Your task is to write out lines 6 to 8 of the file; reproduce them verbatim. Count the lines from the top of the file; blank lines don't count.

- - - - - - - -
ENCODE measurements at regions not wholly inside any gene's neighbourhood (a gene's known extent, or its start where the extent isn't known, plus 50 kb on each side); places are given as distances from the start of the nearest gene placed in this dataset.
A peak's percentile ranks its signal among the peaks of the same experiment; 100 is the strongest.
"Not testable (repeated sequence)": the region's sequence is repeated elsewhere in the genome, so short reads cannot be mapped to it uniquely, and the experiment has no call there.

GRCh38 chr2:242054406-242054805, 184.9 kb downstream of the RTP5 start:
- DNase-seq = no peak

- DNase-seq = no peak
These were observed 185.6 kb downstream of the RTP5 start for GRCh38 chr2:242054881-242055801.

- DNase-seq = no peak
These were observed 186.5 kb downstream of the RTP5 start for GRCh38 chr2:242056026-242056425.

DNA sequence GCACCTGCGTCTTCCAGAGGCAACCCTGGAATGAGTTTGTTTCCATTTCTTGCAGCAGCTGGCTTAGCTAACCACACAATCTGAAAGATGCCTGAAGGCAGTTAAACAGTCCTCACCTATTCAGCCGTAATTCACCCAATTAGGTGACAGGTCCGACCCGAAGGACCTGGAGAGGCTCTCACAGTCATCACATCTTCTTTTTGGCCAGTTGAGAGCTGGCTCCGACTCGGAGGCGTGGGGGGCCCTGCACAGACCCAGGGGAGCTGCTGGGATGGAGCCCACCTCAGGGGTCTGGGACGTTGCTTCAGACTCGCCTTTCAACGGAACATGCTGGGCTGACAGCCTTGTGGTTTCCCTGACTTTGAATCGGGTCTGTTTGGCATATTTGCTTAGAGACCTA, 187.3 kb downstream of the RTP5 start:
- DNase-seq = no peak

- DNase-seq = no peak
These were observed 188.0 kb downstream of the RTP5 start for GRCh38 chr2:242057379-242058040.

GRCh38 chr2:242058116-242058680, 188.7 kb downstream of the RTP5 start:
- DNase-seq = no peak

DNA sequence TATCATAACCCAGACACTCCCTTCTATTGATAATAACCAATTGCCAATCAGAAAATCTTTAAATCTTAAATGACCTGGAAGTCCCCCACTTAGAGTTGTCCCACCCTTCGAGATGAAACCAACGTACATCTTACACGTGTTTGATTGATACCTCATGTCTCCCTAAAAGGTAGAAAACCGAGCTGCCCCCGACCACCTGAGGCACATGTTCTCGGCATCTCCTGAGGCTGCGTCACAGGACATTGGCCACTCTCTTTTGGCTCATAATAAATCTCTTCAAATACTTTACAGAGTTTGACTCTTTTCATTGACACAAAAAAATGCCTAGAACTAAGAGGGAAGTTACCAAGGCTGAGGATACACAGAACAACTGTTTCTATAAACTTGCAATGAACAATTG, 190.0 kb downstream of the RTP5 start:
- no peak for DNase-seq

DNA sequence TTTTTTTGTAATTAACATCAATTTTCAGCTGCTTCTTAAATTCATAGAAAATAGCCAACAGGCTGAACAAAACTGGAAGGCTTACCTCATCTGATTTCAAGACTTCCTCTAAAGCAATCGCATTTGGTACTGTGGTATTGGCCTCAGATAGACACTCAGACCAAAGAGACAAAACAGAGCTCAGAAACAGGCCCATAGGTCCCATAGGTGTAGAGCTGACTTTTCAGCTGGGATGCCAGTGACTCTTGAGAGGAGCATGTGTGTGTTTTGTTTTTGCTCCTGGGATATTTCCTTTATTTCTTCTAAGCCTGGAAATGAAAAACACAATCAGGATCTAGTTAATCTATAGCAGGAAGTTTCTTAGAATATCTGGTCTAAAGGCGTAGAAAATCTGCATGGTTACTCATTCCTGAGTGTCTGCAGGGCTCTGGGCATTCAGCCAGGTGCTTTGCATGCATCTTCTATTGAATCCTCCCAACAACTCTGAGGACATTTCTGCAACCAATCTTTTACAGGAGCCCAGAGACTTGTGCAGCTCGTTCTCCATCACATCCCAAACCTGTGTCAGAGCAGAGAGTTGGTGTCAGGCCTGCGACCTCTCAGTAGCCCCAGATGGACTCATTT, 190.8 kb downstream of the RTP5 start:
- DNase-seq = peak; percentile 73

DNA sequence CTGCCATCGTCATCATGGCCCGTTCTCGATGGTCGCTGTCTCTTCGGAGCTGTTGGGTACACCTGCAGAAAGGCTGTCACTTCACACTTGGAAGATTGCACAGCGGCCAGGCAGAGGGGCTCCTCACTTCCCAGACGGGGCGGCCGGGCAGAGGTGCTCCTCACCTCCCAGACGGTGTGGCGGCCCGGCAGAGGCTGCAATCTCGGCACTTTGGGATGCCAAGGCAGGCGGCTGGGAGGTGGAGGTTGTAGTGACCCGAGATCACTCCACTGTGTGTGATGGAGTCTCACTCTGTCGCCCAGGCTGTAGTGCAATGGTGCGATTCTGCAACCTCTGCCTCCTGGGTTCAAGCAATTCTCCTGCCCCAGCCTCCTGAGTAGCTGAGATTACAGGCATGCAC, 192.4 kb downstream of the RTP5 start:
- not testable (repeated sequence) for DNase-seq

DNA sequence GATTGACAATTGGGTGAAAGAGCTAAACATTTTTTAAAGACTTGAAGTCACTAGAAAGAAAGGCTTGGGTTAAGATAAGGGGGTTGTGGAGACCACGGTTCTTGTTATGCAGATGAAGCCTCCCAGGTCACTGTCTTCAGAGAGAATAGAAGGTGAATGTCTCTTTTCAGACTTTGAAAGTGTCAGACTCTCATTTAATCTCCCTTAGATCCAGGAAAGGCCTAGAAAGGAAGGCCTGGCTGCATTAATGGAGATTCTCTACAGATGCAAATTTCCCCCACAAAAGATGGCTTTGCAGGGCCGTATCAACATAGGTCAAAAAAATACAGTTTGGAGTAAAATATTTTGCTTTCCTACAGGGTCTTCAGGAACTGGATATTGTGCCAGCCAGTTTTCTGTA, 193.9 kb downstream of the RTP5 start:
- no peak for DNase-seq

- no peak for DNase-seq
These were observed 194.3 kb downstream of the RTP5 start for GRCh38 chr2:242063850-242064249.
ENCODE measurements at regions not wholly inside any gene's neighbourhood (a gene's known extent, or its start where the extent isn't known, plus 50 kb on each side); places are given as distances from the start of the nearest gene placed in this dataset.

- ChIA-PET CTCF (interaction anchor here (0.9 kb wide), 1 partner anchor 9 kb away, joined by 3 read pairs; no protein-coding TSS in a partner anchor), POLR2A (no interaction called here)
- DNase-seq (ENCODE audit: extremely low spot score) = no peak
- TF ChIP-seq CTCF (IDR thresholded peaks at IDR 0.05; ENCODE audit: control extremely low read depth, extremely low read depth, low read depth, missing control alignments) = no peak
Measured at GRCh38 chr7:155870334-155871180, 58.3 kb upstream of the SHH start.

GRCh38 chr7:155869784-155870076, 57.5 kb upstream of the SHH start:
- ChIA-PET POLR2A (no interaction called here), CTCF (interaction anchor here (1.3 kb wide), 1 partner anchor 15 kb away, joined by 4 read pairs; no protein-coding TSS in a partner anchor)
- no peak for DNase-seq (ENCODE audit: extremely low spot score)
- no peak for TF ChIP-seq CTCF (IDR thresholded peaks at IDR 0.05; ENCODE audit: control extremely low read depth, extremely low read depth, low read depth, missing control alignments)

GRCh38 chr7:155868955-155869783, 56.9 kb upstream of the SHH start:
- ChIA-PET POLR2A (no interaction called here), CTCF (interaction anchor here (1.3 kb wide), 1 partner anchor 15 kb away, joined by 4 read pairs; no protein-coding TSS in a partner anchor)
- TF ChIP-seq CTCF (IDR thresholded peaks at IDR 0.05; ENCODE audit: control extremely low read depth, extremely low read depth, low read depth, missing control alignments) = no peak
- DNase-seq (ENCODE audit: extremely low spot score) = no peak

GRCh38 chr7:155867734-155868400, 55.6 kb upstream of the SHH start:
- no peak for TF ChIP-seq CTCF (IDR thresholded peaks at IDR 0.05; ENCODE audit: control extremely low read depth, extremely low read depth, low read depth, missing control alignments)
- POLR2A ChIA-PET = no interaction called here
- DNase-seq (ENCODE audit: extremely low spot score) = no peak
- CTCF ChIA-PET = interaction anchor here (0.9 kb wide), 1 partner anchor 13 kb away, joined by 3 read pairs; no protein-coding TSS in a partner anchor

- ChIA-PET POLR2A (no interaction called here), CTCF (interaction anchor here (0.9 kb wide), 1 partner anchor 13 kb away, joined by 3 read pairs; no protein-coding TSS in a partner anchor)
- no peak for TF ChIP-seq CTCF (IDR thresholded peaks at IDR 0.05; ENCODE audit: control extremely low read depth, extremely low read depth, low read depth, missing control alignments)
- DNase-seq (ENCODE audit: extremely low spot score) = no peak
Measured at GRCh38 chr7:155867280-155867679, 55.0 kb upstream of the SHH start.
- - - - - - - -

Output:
- DNase-seq = no peak
These were observed 185.6 kb downstream of the RTP5 start for GRCh38 chr2:242054881-242055801.

- DNase-seq = no peak